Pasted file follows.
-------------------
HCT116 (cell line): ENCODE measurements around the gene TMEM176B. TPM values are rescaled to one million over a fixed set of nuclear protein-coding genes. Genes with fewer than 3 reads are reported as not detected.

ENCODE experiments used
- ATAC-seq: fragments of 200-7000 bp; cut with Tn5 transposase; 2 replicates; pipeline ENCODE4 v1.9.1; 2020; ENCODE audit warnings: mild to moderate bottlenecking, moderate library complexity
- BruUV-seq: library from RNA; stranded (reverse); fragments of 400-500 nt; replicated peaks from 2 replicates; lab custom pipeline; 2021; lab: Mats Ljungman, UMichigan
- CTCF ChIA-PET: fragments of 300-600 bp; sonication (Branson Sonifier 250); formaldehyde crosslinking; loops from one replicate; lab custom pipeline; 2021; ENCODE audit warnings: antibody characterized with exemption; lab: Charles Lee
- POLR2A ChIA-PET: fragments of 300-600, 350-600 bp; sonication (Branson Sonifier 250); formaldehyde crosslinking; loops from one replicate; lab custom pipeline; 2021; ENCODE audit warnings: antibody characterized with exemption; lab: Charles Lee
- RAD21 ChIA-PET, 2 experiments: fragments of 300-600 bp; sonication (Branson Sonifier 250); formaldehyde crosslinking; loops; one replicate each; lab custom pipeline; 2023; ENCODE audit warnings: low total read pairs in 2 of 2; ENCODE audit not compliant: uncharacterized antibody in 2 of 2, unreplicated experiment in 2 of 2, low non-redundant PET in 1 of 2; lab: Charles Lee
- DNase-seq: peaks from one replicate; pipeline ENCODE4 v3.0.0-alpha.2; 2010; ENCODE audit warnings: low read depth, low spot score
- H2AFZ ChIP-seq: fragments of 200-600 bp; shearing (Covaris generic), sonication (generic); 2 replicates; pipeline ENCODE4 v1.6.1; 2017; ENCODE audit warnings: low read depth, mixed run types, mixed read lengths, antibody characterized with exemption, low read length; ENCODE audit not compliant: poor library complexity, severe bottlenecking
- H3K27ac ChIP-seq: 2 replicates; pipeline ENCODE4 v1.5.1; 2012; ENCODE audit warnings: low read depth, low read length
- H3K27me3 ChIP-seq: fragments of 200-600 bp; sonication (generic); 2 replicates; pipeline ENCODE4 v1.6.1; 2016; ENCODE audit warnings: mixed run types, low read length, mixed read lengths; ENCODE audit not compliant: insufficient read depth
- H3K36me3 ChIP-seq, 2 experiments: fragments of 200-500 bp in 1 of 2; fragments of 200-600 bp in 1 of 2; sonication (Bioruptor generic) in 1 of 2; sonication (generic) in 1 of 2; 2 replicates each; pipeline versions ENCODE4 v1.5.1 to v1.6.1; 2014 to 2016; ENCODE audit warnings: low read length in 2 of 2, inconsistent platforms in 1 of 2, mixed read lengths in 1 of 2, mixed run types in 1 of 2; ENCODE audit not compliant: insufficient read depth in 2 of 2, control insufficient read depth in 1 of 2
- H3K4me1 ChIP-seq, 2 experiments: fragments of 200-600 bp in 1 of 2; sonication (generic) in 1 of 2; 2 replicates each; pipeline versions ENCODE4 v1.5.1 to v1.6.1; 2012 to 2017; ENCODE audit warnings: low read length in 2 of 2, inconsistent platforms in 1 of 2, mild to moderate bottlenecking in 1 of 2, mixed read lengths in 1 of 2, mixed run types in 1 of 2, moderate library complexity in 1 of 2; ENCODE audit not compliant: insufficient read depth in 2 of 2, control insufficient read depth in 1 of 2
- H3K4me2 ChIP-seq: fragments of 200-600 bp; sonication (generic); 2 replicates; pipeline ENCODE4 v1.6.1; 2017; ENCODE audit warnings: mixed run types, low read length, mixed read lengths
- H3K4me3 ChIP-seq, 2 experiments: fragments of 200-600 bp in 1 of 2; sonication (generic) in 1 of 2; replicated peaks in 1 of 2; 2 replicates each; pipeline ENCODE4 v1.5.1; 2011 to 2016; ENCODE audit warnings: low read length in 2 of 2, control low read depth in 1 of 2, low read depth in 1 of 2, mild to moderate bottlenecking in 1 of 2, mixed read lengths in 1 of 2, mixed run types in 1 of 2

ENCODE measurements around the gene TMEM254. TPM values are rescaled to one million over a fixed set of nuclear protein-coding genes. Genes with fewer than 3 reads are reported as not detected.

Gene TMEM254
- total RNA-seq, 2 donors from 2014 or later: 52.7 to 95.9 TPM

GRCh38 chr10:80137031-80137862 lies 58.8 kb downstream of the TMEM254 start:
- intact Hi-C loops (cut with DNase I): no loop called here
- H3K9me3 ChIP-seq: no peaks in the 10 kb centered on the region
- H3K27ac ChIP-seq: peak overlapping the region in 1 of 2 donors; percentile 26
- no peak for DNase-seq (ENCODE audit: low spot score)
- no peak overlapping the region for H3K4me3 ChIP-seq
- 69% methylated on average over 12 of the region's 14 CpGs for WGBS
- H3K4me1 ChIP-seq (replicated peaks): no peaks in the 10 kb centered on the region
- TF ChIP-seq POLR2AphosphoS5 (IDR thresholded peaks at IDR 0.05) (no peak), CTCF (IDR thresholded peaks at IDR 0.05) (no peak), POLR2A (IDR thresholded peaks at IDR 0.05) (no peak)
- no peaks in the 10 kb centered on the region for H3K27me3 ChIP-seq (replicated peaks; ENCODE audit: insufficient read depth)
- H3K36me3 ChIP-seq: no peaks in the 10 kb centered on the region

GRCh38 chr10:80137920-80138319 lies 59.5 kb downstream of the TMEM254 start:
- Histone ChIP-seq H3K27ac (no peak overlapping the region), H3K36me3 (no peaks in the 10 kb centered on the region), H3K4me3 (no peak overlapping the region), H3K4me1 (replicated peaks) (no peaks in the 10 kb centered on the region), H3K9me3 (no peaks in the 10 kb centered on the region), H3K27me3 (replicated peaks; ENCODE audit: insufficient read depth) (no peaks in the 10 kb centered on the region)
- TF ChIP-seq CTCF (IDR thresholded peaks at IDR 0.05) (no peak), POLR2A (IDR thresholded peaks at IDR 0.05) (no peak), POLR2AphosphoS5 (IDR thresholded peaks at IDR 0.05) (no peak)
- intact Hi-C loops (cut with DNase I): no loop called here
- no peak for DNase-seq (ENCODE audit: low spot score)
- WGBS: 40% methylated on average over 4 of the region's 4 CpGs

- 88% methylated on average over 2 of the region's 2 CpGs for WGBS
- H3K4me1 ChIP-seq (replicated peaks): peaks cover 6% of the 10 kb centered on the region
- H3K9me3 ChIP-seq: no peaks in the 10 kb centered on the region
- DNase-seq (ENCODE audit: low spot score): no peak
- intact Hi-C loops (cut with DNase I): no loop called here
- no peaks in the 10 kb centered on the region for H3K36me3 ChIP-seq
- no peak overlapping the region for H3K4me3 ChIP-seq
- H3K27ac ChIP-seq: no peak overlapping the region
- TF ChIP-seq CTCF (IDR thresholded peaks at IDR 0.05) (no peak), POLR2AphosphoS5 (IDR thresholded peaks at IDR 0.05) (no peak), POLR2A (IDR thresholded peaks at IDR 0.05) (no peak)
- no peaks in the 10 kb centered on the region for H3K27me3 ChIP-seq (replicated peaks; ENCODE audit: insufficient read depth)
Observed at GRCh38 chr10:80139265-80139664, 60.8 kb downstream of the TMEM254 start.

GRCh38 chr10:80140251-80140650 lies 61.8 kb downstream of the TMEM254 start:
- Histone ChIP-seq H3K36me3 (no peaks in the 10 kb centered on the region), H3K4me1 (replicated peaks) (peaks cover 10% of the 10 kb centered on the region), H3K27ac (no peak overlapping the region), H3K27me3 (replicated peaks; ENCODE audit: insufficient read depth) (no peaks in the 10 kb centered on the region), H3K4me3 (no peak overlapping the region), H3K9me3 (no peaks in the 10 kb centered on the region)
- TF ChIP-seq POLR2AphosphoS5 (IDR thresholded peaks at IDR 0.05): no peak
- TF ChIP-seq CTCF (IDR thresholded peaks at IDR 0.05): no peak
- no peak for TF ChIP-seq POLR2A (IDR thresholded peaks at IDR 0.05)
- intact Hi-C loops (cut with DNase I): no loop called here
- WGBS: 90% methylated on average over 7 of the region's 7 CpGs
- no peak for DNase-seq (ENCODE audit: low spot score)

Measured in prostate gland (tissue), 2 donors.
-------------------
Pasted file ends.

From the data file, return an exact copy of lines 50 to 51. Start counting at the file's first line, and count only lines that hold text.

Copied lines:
- TF ChIP-seq CTCF (IDR thresholded peaks at IDR 0.05): no peak
- no peak for TF ChIP-seq POLR2A (IDR thresholded peaks at IDR 0.05)